Sociologist Gillian Ranson’s Front-Wave Boomers concerns what’s facing those on the verge of “(very) old age.”
Interrogating the concerns of baby boomers—a group brimming with vivacity and ideals, even as they face the challenges related to their health, family roles, social connections, and purpose—Ranson brings deep perspective to her subject; indeed, she’s a front-wave boomer herself. Her book features qualitative research based on interviews with real people who are followed throughout the text. Their stories are offered with honesty and openness, and they represent diverse cultural backgrounds, genders, socioeconomic statuses, and family situations, resulting in an inclusive, far-reaching survey of aging. The insights they proffer are also supported by broad research into demographic trends, past and present.
The book breaks through stereotypes while still recognizing themes. These stories show how people with many similarities, who came of age in largely prosperous times featuring a good deal of family stability and social turbulence, have come to live a vast array of different lives. Still, in aging, they again face many similarities as they look ahead.
Ranson’s research began before Covid-19, but the pandemic enriched the book’s insights, making it more imperative that its subject group anticipate coming challenges. She followed up with the participants of her survey following the onset of the pandemic, reopening her research to address powerful concepts like social isolation, communicating in new ways, and rethinking long-term care. The book shows how the pandemic spiked a dangerous rise in ageism, even though its articulations were deemed “compassionate.” The Covid-19 elements of the book are one place where the book’s Canadian setting is most obvious: study participants seemed freer from the political polarization that happened in the US.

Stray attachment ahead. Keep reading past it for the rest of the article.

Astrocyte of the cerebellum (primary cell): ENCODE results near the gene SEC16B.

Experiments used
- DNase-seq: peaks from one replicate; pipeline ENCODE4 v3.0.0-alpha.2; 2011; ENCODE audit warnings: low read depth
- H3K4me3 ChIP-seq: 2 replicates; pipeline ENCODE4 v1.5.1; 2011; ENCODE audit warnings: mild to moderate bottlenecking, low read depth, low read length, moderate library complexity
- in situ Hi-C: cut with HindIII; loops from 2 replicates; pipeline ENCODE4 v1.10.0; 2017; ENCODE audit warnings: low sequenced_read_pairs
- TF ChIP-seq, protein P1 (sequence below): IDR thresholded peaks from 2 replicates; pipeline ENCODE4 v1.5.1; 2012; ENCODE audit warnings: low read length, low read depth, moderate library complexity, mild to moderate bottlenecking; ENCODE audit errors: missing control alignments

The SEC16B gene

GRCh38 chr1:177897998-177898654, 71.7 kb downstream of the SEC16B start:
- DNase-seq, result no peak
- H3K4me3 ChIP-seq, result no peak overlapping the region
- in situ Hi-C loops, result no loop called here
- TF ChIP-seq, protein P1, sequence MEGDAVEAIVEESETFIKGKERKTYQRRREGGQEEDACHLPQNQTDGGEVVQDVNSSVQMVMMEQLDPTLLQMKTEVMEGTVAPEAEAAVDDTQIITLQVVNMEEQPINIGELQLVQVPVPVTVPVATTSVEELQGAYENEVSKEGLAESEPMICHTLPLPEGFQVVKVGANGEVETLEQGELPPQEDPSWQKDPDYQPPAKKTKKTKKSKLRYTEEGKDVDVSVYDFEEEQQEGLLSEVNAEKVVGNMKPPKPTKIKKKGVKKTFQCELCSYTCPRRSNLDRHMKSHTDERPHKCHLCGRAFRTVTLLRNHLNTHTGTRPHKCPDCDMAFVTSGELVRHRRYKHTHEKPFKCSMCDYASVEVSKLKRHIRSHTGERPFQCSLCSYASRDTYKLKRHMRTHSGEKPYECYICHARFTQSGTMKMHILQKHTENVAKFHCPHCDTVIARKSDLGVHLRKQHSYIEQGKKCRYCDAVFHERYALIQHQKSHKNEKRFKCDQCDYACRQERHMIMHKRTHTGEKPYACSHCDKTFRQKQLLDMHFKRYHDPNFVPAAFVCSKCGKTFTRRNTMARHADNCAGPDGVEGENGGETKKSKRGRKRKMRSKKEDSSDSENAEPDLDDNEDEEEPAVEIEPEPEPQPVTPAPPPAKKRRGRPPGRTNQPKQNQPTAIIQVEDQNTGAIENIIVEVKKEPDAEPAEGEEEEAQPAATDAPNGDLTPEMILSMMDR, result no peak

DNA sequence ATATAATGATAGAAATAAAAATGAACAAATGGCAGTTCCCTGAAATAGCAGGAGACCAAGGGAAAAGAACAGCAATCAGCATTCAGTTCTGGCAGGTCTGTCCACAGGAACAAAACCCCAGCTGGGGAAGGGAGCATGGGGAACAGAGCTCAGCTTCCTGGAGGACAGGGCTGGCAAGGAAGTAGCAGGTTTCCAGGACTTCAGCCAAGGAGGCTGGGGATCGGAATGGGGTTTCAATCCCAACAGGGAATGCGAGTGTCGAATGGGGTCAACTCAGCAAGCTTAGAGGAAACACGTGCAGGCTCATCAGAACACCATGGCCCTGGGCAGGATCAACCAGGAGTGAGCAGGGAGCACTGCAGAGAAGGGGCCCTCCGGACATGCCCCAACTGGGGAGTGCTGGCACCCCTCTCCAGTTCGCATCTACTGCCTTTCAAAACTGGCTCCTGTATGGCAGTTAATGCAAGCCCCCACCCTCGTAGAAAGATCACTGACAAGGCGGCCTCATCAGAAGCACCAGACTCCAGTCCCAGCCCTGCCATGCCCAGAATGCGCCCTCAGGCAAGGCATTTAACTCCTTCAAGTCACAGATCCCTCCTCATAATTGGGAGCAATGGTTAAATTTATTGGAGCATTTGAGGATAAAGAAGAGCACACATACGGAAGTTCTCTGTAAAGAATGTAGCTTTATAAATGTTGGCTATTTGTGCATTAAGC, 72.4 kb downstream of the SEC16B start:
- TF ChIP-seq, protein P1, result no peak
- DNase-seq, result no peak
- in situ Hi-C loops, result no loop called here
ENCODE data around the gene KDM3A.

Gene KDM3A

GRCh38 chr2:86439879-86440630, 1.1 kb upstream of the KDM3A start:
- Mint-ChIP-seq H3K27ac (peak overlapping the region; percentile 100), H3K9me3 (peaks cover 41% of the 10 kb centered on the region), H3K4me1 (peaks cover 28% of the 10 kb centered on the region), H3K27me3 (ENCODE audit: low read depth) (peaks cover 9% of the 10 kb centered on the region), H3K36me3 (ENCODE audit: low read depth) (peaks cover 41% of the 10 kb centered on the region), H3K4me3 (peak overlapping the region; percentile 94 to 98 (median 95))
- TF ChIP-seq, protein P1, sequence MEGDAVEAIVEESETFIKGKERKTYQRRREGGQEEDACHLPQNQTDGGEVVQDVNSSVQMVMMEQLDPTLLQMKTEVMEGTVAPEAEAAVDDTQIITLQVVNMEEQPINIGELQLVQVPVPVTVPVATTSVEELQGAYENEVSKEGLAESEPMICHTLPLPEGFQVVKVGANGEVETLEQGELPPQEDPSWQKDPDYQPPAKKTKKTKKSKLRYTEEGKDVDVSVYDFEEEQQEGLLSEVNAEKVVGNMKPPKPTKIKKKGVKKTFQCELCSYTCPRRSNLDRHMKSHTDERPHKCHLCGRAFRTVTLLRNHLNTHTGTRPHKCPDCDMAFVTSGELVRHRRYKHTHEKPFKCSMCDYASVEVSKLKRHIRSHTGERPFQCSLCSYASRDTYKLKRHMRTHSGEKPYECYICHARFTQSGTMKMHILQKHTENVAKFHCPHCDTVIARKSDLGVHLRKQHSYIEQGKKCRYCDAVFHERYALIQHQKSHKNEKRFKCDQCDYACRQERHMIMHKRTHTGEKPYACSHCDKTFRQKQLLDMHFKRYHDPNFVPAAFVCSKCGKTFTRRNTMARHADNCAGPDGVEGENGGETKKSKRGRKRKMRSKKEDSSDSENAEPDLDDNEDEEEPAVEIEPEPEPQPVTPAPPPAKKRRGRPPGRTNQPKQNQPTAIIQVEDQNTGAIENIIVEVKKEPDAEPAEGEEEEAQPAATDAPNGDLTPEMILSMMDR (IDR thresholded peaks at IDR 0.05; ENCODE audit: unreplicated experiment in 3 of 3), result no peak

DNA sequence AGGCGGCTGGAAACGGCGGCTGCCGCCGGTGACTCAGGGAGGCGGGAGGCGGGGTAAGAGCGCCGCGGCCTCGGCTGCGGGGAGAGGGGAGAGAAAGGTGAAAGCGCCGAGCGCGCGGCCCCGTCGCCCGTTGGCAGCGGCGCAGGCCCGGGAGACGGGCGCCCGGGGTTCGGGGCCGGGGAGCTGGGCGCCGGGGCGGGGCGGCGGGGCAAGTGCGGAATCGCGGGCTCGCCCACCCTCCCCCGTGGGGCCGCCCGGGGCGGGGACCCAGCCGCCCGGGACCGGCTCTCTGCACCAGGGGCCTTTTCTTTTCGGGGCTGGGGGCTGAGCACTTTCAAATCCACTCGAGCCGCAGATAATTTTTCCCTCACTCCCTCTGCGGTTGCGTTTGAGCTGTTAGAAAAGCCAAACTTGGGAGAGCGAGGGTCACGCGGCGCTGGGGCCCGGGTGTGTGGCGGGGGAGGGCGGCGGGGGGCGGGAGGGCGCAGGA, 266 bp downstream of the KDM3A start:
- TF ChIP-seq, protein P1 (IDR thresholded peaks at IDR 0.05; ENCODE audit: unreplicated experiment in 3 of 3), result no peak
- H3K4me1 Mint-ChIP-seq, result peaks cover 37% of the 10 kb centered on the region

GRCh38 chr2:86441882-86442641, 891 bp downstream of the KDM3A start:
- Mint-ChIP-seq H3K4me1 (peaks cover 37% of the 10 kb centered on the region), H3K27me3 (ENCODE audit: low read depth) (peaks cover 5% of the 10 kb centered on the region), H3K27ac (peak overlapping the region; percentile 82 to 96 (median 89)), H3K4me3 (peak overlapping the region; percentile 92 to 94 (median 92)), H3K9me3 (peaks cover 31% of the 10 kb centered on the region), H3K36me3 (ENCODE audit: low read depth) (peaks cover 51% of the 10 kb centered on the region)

Front-Wave Boomers speaks to the vital realities facing an important generation.
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